Zhen Hao Liew
Carceral Spaces and Punitive Mobilities: Re-examining Chinese migration in Colonial Maritime Southeast Asia, 1900-1957
My proposed research approaches the research on Chinese migration in twentieth-century Southeast Asia from a hitherto new perspective, specifically through the prism of punitive policies. Focusing on the processes involved in the migratory process, the key issue to address is how did this play out in specific spatial sites, such as ships, plantations and internment camps, and specific mobilities, such as banishment and forced resettlements. My study involves a transnational approach that examines both intra- and inter-imperial movements that historically linked Chinese communities in Federated Malay States, Straits Settlements, Borneo in British Malaya and Sumatra in the Netherlands East Indies.
Focusing on the migration of Chinese labour, this study stems from both historical concerns and historiographical insights surrounding the import of labour for the extractive economy in the colonies. The central preoccupation for colonial labour policy had hitherto been about securing a large labour supply. The management and control of labour was not merely effected through the passing of labour legislation and immigration ordinances, but mediated by quotidian practices in various spaces, such as ships, plantations, internment camps and the prisons. Viewing these spaces as ‘carceral’ not only highlights the practical aspect of curtailing the mobility of Chinese workers in the management of their labour, it supports growing evidence against the conflation of ‘free’ wage labour with commodification of labour in global labour history. The significance of these carceral spaces and controls over the intra- and inter-imperial movements of workers also did not diminish with the prohibition of Chinese indentured labour in the early twentieth century.
This study also extends from recent historiographical development in histories of punishment, labour and imperial histories. Attending to the significances of punishment and penal transportation in the history of empires, there is a need to consider other forms of punitive mobilities beyond convict transportation, for the purpose of studying my topic. With the demographic and political changes in the European colonies in Southeast Asia in the twentieth century, the punitive regimes had to contend with both the threats posed by specific individuals and significant Chinese populations of an alien and ‘criminal’ disposition. Interpreting punitive mobility as a form of punishment necessarily means extending beyond the scope of the traditional criminal justice system, through considering how the uses of banishment and deportation for the individual, and forced resettlements of entire populations, interacted with incarceration in the colonial context. Central questions to be asked in my study include, but are not restricted to, the following: what did the formation and evolution of the carceral spaces reveal about the repression and negotiations in the construction of an ‘incomplete’ imperial sovereignty; how did the people within interpret these spaces and what strategies did they use to cope with their predicament; and how did the politics over punitive mobilities engage with wider political and security issues in the empires?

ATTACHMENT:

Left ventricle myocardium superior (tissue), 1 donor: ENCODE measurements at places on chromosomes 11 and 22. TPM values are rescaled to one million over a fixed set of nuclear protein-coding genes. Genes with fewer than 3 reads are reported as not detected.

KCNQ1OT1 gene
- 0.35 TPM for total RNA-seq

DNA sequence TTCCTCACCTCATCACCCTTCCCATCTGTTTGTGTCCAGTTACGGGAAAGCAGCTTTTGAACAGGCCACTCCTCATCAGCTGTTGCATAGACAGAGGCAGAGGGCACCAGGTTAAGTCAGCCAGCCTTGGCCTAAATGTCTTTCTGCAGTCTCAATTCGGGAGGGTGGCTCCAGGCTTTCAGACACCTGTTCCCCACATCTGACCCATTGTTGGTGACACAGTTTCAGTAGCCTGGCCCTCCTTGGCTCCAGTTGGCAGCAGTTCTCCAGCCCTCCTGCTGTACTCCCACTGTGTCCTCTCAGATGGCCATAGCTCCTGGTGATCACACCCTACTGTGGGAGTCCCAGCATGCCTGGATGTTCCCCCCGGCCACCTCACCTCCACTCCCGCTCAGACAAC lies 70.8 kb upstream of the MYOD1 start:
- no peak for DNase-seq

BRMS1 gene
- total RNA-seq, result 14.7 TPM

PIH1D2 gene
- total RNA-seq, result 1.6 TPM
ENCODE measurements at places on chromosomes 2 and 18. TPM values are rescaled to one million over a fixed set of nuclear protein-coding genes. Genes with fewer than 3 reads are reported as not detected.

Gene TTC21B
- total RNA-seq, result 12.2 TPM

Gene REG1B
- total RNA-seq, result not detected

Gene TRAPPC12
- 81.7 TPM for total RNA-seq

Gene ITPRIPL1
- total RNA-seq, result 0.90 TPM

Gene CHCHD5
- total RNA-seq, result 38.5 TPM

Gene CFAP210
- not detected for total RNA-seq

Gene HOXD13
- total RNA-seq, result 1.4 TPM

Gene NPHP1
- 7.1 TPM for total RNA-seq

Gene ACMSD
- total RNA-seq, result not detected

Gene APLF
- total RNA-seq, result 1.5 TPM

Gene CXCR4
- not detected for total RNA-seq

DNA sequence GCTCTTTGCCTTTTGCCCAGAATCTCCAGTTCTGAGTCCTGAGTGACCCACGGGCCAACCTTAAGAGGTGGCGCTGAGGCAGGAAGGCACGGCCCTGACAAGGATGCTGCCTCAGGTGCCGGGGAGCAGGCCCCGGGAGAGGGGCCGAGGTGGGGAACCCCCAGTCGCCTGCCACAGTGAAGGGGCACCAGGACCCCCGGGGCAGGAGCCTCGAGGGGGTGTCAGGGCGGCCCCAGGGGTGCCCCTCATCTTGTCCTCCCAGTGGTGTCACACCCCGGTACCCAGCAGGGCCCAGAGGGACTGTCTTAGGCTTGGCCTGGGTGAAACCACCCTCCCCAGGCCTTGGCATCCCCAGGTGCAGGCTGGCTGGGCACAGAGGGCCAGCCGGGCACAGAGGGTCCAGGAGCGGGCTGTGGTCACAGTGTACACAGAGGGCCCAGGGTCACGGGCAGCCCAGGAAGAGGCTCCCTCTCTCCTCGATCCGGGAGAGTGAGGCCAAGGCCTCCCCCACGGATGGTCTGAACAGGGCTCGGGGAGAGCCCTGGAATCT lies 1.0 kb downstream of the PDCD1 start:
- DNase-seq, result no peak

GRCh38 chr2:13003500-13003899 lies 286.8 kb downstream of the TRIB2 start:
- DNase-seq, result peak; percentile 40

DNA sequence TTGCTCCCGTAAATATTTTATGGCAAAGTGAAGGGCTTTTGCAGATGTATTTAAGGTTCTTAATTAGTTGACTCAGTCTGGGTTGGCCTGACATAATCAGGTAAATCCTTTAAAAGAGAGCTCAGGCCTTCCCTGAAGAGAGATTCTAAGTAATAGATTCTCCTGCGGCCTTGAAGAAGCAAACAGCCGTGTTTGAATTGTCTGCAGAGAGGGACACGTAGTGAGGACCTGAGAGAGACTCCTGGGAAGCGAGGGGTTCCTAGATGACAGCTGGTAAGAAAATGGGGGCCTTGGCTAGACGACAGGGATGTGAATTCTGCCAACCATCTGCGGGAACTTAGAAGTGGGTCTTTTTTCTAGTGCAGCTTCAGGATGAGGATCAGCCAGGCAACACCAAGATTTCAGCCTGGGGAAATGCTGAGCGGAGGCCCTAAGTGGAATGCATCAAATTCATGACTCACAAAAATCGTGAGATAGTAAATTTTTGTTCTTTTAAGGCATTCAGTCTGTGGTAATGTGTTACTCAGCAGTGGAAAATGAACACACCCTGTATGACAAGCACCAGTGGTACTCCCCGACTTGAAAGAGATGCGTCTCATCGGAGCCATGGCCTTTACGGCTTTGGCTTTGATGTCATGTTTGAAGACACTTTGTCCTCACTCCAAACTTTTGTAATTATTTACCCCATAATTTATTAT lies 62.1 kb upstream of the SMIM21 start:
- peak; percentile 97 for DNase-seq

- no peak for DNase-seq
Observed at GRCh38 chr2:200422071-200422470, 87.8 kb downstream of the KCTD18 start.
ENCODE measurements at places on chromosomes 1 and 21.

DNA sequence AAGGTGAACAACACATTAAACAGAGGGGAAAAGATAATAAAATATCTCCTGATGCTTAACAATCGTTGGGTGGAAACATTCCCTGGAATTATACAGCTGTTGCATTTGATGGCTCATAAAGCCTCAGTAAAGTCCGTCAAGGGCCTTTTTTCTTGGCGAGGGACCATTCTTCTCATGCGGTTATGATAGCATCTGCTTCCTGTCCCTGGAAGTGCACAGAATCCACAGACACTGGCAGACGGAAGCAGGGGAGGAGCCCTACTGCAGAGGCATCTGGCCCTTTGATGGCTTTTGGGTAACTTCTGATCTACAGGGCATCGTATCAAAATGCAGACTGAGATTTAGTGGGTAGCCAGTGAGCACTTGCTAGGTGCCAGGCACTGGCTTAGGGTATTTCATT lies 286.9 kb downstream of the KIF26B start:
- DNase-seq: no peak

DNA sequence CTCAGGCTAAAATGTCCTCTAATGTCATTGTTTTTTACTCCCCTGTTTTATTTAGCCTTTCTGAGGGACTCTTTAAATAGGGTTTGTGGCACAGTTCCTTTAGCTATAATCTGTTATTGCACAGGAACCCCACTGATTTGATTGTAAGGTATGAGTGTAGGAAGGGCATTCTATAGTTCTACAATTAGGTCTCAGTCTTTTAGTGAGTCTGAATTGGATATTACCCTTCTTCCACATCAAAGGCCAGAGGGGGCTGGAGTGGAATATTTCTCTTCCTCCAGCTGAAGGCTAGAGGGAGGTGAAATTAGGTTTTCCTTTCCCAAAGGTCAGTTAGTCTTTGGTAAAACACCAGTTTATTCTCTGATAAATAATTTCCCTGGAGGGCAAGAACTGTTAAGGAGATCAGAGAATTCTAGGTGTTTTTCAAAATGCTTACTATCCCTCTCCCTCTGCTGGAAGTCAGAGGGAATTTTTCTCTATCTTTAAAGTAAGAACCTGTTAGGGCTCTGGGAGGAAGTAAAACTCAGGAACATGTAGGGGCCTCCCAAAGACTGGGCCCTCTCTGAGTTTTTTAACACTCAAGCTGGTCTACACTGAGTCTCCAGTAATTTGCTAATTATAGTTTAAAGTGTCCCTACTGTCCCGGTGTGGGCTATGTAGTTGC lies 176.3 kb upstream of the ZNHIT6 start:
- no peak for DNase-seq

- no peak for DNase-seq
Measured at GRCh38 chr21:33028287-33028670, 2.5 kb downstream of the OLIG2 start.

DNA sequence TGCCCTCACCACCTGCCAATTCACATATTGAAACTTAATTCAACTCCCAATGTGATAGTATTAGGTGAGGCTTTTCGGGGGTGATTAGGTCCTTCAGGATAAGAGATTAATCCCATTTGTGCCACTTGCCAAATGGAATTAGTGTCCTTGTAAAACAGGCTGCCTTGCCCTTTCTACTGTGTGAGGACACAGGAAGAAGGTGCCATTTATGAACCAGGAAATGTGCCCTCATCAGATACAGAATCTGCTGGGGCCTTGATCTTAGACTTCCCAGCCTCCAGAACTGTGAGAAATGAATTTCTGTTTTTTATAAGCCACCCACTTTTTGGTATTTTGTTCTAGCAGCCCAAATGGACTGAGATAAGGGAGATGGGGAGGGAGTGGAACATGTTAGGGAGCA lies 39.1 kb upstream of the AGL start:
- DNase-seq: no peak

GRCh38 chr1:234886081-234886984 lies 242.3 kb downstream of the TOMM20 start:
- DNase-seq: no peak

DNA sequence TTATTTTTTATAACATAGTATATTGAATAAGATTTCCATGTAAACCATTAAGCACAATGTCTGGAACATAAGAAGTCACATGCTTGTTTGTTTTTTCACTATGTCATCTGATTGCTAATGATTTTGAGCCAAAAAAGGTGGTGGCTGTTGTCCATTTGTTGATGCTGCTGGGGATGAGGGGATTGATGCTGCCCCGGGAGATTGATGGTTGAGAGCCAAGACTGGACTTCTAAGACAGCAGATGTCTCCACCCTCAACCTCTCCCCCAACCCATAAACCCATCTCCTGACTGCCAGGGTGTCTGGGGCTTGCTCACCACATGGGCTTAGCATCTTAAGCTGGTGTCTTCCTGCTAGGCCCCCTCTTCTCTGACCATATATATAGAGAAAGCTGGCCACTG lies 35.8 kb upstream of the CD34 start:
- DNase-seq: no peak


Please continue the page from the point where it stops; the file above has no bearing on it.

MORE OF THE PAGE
Informed by debates within the field of global history, a micro-spatial approach will be adopted for the study of Chinese migration. The examination of individual localities and moments adopts the prism of the micro-analytical perspective to highlight the discontinuities and significance of local conditions in mediating the movements of Chinese people along the established migratory networks. This is integrated with a spatially aware perspective that emphasises the interconnectedness of the different global, regional and local scales. A qualitative analysis of specific ‘carceral sites’, and individuals and groups who were subjected to ‘punitive mobilities’ will be undertaken.